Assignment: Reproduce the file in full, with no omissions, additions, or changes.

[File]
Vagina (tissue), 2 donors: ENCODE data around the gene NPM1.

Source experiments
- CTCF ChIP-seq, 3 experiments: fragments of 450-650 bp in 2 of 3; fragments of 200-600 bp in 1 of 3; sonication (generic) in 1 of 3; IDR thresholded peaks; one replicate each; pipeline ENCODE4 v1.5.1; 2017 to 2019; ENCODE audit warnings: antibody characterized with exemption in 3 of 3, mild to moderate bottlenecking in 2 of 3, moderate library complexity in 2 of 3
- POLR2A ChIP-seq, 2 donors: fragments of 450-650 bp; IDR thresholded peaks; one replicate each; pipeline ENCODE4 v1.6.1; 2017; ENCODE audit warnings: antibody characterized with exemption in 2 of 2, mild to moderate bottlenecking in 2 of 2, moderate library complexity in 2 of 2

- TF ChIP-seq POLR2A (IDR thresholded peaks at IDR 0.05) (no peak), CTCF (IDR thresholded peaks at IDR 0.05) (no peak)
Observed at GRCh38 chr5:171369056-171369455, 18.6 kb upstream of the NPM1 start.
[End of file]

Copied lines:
Vagina (tissue), 2 donors: ENCODE data around the gene NPM1.

Source experiments
- CTCF ChIP-seq, 3 experiments: fragments of 450-650 bp in 2 of 3; fragments of 200-600 bp in 1 of 3; sonication (generic) in 1 of 3; IDR thresholded peaks; one replicate each; pipeline ENCODE4 v1.5.1; 2017 to 2019; ENCODE audit warnings: antibody characterized with exemption in 3 of 3, mild to moderate bottlenecking in 2 of 3, moderate library complexity in 2 of 3
- POLR2A ChIP-seq, 2 donors: fragments of 450-650 bp; IDR thresholded peaks; one replicate each; pipeline ENCODE4 v1.6.1; 2017; ENCODE audit warnings: antibody characterized with exemption in 2 of 2, mild to moderate bottlenecking in 2 of 2, moderate library complexity in 2 of 2

- TF ChIP-seq POLR2A (IDR thresholded peaks at IDR 0.05) (no peak), CTCF (IDR thresholded peaks at IDR 0.05) (no peak)
Observed at GRCh38 chr5:171369056-171369455, 18.6 kb upstream of the NPM1 start.